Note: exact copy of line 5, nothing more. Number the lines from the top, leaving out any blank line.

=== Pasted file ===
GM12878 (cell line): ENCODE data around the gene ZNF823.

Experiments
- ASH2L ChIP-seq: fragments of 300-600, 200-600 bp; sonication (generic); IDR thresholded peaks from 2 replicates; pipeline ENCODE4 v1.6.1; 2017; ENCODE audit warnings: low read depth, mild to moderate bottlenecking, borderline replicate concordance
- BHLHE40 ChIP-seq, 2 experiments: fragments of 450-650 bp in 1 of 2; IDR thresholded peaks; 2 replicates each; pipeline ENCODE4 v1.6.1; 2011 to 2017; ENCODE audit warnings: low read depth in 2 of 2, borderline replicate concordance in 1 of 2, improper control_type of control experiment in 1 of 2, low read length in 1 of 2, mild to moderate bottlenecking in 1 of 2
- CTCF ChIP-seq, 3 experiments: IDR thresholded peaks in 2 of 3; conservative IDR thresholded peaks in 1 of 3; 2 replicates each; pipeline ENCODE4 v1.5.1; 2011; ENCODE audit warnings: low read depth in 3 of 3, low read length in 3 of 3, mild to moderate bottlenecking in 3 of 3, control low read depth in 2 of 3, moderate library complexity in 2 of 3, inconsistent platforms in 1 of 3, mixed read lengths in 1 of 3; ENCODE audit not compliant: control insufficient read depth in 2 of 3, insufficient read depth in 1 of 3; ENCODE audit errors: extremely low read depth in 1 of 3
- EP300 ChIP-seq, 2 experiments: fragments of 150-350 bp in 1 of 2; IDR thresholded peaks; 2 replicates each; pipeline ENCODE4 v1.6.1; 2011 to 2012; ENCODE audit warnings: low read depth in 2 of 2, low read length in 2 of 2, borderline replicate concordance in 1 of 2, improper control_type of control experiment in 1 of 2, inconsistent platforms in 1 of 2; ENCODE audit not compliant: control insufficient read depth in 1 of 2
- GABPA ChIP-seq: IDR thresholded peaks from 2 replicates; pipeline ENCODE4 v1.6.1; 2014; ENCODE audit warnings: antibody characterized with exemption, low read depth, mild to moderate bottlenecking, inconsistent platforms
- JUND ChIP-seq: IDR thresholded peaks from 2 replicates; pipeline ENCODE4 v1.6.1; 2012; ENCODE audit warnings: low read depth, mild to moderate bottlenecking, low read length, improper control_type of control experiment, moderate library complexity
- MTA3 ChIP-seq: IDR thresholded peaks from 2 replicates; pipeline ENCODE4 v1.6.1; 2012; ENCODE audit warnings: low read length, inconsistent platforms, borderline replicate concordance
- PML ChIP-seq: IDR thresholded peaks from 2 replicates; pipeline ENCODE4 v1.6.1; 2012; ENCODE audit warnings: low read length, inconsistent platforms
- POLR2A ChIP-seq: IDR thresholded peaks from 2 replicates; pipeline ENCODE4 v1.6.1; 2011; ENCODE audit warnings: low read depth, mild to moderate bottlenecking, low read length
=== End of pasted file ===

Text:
- CTCF ChIP-seq, 3 experiments: IDR thresholded peaks in 2 of 3; conservative IDR thresholded peaks in 1 of 3; 2 replicates each; pipeline ENCODE4 v1.5.1; 2011; ENCODE audit warnings: low read depth in 3 of 3, low read length in 3 of 3, mild to moderate bottlenecking in 3 of 3, control low read depth in 2 of 3, moderate library complexity in 2 of 3, inconsistent platforms in 1 of 3, mixed read lengths in 1 of 3; ENCODE audit not compliant: control insufficient read depth in 2 of 3, insufficient read depth in 1 of 3; ENCODE audit errors: extremely low read depth in 1 of 3